Meal Prep And Batch Cooking Experiments To Save Time
In this post, I connect the dots between the science of food quality and the technology of bulk cooking. From cooking a week's worth of eggs without them feeling like rubber, to ensuring your greens are stir-fried to perfection, I've compiled 9 tips in this post.
We identified 5 stages of meal prep in the earlier post:
Pre-cooking storage and preparation.
Final touches and consumption.
This post looks at stage 3, increasing the quality and quantity of cooking.
Here are all the posts in this series:
(Stage 3) 9 Cooking Tips: Increase Quantity And Maintain Quality
Here are 9 tips we learned on cooking.
Cooking A Lot Of Eggs
Tip 1 - We crack 30-40 eggs at a time. Each weekday, my wife and I collectively consume 5 eggs. To prepare, we season and whisk these eggs and then scramble them in a large non-stick Indian wok. A challenge for me: pinpointing the right moment to stop cooking to prevent overcooking. Both Kenji's "The Food Lab" and Nusrat's "Salt Fat Acid Heat" have invaluable insights on this but I am still working to implement them.
Tip 2 - Alternatively, let’s discuss other egg preparations. Omelets are out as they don’t scale. We have 2 egg boilers so we steam 14 eggs simultaneously. We have 2 cupcake trays, allowing us to cook 24 baked or shirred eggs simultaneously. A hiccup: this setup falls short of the total eggs we need in a week to eat 'clean'.
Boil And Stir-Fry Vegetables
Tip 3 - We discovered a time-saving approach to stir-frying: boil vegetables before stir-frying. This not only reduces the stir-fry time but also reduces the oil required. Another approach is microwave-steaming. However, my wife and I often debate the line between perfectly cooked and overly mushy vegetables. I haven’t figured out the right microwave duration. A dual approach of boiling some vegetables on the cooktop while steaming some other in the microwave further makes cooking parallel.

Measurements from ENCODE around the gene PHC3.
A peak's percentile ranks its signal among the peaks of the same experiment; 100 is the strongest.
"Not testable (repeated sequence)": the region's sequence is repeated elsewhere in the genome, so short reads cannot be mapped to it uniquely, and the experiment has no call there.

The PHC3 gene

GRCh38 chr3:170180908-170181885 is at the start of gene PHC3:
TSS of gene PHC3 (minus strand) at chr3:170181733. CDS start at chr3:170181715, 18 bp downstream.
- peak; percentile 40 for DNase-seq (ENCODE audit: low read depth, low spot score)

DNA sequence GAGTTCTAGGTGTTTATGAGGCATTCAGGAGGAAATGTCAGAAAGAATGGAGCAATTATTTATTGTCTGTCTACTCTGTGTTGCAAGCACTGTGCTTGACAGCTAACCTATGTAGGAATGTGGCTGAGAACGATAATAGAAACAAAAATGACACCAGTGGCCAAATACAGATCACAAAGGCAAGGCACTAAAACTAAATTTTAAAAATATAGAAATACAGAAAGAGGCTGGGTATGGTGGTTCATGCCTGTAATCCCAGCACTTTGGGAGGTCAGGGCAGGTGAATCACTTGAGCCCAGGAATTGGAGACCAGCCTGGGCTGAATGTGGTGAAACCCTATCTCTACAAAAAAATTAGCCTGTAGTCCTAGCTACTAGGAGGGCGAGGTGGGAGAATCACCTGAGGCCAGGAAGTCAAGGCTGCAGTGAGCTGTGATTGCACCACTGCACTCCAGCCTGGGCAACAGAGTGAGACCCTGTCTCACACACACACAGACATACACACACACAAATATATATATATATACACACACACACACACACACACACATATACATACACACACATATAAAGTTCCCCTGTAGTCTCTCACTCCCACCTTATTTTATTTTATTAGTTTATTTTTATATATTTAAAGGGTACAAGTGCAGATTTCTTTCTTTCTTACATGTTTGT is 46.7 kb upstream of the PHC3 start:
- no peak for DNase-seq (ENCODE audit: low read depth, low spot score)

Tip 4 - Green leafy vegetables shrink during cooking. So, we add additional vegetables like mushrooms, bell peppers, or courgettes to increase total volume. These also provide a variation in the texture.
Tip 5 - While many Indian households advocate for fresh rice every meal, I argue for efficiency. The process of washing, pressure cooking, and awaiting the cooker to cool can stretch to 30 minutes. In contrast, reheating rice in a microwave takes only 3 minutes.
Tip 6 - We often have bread for breakfast (equivalent to rice in macronutrients). I batch-prep sandwiches for a week every Sunday. I put 5g roasted pumpkin seeds, cajun spice, garlic granules, lemon juice, salt, steamed vegetables, and a 20g cheese slice. The Food Lab book says that bread goes stale in the fridge (the water molecules unbind from the starch and move to the interstitial spaces), but toasting the bread binds the water molecules back to the starch, so refrigerated bread can be toasted and eaten.
Cooking Dal or Lentils
Tip 7 - Opt for a large pressure cooker or cooking vessel. It enables cooking more quantity of lentils in one go.